Troubles with money often persist long after use stops. In our new national survey on finances and substance use disorder, we learned that eight in ten adults who have a loved one with a substance use disorder (SUD) agree that regaining control of one’s finances is one of the biggest obstacles in recovery.
Eight in ten respondents agree that regaining control of one’s finances is among the biggest challenges for people in recovery.
“Certainly addiction affects someone’s finances. Being in control over money is an essential part of recovery,” says Dr. Daniel Bober, Medical Director at Lifeskills South Florida.
Millions of Americans are trying to recover, yet they face daunting financial challenges and have little support from banks or other traditional financial service providers to help them regain control of their finances. Many people have shared with us how they were not able to access traditional financial services and products necessary to help them get back on their feet.
One person we interviewed had a story that stood out. He had overdrawn accounts and run down his credit score during his addiction but months into his recovery he still struggled. He told us about going from bank to bank only to be met with the same story in each place.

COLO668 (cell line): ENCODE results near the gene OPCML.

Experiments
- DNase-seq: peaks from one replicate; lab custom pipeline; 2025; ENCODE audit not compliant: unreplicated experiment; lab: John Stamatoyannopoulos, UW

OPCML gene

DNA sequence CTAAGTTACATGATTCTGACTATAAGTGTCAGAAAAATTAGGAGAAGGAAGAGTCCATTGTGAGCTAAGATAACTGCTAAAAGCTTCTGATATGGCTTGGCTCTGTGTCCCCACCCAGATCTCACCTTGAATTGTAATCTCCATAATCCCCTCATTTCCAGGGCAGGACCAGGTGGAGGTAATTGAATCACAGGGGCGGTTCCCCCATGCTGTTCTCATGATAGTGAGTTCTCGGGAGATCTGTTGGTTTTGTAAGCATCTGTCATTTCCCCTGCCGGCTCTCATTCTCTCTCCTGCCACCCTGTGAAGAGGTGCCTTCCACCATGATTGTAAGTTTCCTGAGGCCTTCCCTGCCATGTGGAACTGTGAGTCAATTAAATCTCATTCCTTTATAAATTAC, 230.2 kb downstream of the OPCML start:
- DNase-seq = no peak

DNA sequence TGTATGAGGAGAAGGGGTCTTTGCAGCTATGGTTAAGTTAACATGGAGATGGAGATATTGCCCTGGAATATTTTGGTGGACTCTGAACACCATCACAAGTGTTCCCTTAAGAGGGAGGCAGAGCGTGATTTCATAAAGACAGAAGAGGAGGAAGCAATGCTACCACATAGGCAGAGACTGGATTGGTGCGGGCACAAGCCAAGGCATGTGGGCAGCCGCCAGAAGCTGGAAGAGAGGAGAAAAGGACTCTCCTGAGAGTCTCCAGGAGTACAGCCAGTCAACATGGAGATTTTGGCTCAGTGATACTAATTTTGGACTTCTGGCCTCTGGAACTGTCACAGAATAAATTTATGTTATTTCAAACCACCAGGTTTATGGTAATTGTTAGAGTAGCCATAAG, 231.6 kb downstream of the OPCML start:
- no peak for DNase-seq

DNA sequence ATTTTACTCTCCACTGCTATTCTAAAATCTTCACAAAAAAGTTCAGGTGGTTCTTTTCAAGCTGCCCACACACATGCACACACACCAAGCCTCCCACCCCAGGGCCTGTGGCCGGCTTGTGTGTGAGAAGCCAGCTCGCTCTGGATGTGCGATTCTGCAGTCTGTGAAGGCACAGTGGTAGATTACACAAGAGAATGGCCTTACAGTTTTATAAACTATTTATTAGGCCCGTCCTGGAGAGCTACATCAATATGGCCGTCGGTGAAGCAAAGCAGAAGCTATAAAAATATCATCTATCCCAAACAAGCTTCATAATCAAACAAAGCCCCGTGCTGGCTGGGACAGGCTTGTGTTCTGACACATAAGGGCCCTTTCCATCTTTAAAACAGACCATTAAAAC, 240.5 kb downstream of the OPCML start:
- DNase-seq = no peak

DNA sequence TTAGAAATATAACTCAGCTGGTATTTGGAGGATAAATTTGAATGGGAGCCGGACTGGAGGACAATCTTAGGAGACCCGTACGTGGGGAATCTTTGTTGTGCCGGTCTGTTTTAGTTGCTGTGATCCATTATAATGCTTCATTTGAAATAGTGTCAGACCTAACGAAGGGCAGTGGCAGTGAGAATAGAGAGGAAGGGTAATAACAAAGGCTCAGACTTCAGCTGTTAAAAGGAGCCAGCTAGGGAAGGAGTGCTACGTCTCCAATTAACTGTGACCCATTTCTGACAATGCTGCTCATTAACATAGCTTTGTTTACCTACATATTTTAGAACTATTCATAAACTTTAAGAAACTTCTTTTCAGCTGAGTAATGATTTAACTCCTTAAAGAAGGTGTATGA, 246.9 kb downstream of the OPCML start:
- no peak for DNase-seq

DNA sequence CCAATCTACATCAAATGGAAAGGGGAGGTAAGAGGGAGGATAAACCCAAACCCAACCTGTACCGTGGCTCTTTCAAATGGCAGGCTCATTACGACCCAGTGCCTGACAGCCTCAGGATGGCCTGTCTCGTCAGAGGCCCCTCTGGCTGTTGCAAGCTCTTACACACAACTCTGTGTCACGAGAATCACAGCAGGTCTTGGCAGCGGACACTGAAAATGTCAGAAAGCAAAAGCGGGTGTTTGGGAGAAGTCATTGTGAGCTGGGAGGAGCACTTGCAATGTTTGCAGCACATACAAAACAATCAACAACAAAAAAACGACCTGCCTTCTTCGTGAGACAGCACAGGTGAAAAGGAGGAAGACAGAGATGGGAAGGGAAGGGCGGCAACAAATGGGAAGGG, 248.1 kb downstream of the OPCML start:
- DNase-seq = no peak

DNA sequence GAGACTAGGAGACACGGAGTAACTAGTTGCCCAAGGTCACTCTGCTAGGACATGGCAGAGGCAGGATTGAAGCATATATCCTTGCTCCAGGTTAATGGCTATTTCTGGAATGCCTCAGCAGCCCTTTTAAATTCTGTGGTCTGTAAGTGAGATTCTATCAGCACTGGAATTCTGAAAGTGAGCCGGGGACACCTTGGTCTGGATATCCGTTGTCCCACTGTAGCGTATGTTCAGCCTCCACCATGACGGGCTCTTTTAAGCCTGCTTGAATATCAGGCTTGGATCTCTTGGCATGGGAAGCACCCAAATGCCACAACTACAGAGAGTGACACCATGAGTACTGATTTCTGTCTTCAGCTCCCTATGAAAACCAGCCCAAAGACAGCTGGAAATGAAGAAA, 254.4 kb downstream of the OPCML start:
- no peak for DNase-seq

“They’d say, ‘You still owe thousands of dollars and your credit score is a 480.’ They said I’d have to pay it off in order to join them again, to become a customer again,” he shared.
Without being able to access a bank account, he resorted to using the glove box in his car as his personal bank, and yes he worried about his entire bank getting stolen. Like many others in early recovery, he found himself stuck. While there are many financial challenges to navigate in recovery, not being able to access banking services may mean more than not having a secure place for your funds. And, 77% of people who have a loved one with an SUD worry that their loved one having access to cash could jeopardize their recovery and result in relapse.
Within our survey sample of adults with a loved one with an SUD:
Addiction and financial challenges can feed into each other, which can compound the negative consequences. “Being able to make typical day-to-day purchases, like putting gas in your car to get to work, or taking a new friend out for coffee, is critical,” said Kai Stinchcombe, CEO of True Link Financial. “Having no safe, dignified way to pay for basic items makes it harder to build yourself a new life.”